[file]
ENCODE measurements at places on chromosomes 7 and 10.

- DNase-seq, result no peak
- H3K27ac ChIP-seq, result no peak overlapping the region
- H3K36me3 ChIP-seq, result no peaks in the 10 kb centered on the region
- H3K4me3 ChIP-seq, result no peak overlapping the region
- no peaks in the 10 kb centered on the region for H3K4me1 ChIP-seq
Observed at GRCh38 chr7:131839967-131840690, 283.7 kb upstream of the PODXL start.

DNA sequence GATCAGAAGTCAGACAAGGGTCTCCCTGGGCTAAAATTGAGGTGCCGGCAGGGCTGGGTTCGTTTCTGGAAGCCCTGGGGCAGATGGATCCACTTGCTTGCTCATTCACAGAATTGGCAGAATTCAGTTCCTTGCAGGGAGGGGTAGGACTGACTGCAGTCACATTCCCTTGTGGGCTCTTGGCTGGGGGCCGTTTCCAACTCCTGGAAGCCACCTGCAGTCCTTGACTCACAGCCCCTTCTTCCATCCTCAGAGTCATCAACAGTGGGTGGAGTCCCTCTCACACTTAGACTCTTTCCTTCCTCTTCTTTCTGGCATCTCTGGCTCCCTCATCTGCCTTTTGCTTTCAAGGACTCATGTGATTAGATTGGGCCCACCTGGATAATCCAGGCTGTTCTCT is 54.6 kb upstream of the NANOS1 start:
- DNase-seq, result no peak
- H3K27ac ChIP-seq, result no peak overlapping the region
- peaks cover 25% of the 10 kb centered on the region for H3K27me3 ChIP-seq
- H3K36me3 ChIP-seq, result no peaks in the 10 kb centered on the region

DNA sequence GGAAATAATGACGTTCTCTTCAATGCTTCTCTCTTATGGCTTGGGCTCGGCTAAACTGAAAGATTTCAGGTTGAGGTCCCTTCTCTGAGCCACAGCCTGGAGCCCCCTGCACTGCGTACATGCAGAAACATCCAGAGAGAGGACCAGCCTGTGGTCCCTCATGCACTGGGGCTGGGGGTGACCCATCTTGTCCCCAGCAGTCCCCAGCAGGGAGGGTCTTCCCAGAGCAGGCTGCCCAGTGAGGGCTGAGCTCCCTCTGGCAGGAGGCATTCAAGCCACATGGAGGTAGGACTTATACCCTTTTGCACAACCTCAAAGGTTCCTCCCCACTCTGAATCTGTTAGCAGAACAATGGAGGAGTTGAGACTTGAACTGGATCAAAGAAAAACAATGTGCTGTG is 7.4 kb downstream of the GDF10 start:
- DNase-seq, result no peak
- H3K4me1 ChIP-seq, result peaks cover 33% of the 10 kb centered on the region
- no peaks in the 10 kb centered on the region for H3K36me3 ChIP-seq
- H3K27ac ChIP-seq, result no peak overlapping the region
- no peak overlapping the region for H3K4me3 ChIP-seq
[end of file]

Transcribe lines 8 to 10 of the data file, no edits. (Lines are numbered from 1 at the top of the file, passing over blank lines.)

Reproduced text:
DNA sequence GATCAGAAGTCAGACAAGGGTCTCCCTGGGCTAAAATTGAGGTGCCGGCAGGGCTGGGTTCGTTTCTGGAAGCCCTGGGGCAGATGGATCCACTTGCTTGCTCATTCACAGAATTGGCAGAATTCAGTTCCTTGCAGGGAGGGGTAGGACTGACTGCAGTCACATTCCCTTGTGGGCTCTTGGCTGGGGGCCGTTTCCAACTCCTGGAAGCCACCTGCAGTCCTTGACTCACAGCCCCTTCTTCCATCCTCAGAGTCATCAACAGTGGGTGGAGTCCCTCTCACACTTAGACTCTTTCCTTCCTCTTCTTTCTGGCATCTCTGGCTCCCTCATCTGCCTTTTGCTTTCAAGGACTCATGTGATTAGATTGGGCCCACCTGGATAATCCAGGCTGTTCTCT is 54.6 kb upstream of the NANOS1 start:
- DNase-seq, result no peak
- H3K27ac ChIP-seq, result no peak overlapping the region